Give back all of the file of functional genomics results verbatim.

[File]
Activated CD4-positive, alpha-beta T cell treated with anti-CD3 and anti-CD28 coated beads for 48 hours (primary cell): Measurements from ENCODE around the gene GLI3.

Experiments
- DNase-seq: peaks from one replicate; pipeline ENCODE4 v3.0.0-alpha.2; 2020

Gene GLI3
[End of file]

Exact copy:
Activated CD4-positive, alpha-beta T cell treated with anti-CD3 and anti-CD28 coated beads for 48 hours (primary cell): Measurements from ENCODE around the gene GLI3.

Experiments
- DNase-seq: peaks from one replicate; pipeline ENCODE4 v3.0.0-alpha.2; 2020

Gene GLI3